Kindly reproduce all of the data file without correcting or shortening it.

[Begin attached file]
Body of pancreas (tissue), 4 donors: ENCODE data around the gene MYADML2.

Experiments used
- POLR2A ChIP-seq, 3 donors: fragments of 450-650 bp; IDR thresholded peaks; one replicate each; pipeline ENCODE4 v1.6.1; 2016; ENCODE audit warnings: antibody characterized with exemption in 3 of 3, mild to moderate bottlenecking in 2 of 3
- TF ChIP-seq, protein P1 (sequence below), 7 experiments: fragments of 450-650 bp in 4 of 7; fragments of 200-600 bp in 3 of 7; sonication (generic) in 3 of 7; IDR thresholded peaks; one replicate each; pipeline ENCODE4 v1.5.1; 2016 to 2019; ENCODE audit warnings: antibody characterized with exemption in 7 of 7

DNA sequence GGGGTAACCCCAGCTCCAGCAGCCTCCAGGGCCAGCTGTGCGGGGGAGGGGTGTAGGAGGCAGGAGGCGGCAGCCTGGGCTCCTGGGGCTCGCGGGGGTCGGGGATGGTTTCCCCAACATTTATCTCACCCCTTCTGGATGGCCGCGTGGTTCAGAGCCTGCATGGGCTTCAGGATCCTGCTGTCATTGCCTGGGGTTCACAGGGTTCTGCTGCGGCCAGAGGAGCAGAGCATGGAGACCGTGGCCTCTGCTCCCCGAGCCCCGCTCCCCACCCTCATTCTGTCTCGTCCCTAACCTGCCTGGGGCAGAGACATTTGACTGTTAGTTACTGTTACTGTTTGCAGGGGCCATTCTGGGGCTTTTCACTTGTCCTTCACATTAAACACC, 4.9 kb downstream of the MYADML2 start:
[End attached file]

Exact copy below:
Body of pancreas (tissue), 4 donors: ENCODE data around the gene MYADML2.

Experiments used
- POLR2A ChIP-seq, 3 donors: fragments of 450-650 bp; IDR thresholded peaks; one replicate each; pipeline ENCODE4 v1.6.1; 2016; ENCODE audit warnings: antibody characterized with exemption in 3 of 3, mild to moderate bottlenecking in 2 of 3
- TF ChIP-seq, protein P1 (sequence below), 7 experiments: fragments of 450-650 bp in 4 of 7; fragments of 200-600 bp in 3 of 7; sonication (generic) in 3 of 7; IDR thresholded peaks; one replicate each; pipeline ENCODE4 v1.5.1; 2016 to 2019; ENCODE audit warnings: antibody characterized with exemption in 7 of 7

DNA sequence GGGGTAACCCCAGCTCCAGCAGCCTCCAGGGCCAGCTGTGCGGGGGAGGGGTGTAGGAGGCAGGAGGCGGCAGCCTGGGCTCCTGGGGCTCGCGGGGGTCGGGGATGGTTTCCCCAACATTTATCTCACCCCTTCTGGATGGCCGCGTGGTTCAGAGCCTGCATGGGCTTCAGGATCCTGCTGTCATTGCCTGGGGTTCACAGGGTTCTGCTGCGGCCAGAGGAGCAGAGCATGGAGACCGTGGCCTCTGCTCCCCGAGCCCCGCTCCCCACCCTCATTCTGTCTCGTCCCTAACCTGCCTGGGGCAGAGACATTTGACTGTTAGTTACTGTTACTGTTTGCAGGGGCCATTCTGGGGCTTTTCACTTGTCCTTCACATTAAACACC, 4.9 kb downstream of the MYADML2 start: